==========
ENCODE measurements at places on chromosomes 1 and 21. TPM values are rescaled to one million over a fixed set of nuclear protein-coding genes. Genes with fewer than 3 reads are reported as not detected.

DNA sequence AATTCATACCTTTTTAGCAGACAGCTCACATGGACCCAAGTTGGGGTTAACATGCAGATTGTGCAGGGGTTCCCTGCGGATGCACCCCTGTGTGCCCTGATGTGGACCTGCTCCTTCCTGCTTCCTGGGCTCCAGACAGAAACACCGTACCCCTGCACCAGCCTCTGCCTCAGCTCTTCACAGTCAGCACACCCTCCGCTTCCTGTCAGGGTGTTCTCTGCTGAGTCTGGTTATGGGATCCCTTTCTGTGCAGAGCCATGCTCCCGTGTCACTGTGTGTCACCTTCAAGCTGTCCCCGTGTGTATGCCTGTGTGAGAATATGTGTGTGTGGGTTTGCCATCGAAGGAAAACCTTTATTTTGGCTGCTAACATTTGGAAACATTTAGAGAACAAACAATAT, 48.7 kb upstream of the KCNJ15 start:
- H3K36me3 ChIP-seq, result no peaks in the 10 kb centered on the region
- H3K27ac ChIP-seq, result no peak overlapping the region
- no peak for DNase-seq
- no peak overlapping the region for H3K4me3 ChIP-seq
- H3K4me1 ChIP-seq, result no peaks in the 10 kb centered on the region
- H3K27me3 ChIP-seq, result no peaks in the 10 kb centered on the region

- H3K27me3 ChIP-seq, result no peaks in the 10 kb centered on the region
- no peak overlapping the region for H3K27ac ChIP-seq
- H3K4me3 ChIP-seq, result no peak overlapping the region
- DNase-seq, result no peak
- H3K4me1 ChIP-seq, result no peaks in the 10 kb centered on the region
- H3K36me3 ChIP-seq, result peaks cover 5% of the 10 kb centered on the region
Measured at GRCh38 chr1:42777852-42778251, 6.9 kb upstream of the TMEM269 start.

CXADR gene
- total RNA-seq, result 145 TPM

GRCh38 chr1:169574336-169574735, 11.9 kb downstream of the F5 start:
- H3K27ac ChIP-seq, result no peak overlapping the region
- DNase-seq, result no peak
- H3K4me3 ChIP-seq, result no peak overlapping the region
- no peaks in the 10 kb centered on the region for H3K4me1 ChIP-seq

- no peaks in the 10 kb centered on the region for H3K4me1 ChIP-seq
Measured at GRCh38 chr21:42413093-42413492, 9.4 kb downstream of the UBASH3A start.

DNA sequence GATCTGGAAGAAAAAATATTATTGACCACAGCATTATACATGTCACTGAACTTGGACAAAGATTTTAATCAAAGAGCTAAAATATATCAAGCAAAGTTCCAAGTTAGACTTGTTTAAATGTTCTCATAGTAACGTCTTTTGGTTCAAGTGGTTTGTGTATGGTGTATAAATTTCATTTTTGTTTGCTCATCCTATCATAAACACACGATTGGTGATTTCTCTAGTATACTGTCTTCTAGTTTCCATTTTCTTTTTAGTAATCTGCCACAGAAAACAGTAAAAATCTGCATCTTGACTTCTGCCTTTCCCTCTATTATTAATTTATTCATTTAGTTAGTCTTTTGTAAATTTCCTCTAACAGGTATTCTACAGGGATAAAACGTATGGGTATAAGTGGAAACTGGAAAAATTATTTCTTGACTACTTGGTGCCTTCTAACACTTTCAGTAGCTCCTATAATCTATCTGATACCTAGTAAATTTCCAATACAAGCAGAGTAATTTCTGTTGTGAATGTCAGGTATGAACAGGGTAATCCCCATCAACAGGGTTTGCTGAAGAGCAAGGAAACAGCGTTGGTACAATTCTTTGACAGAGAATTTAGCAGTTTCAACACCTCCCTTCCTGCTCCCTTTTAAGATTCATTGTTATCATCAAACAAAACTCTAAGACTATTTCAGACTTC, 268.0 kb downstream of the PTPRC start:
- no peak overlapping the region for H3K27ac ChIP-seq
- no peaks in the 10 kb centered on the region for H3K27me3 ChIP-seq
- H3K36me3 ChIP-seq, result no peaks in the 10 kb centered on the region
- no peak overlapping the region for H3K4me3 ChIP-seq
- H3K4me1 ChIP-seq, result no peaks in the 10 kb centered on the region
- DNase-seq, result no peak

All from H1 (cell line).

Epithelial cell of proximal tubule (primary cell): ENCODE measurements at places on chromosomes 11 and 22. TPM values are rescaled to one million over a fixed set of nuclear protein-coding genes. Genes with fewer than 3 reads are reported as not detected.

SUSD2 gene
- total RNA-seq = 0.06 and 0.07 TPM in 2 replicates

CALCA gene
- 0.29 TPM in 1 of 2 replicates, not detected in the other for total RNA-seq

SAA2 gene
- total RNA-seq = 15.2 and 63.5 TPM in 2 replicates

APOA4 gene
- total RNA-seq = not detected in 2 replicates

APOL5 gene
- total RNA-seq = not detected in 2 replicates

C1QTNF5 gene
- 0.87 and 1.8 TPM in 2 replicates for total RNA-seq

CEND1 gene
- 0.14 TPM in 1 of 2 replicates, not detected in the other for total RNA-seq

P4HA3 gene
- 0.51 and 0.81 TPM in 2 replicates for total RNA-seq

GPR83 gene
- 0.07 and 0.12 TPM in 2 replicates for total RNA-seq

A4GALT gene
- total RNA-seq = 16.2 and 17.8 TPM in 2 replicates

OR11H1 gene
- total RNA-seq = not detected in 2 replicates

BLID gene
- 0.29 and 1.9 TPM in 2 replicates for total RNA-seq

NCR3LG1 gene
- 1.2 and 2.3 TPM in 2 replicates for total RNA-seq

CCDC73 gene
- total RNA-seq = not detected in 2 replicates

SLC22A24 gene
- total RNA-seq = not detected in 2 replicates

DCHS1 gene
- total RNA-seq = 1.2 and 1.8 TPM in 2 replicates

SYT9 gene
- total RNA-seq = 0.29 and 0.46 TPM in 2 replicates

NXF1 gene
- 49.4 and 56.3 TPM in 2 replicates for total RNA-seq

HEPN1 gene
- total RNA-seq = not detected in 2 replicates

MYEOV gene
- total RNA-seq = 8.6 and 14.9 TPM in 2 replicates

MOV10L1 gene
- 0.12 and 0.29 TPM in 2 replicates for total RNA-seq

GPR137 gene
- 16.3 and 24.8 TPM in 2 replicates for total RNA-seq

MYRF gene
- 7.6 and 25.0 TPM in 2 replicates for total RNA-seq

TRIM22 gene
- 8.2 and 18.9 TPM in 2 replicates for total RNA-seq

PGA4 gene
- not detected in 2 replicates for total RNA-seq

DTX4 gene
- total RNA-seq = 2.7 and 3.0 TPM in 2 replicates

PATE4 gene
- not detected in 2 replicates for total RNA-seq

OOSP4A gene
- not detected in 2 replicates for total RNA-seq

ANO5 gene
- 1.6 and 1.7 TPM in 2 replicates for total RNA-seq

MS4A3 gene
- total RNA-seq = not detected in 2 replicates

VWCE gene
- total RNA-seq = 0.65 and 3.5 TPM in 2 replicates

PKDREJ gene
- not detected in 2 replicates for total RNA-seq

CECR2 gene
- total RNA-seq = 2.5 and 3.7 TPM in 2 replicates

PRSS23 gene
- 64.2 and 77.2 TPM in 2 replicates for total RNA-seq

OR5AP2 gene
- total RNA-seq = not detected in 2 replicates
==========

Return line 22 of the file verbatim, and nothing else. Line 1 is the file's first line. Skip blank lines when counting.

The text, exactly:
- no peaks in the 10 kb centered on the region for H3K4me1 ChIP-seq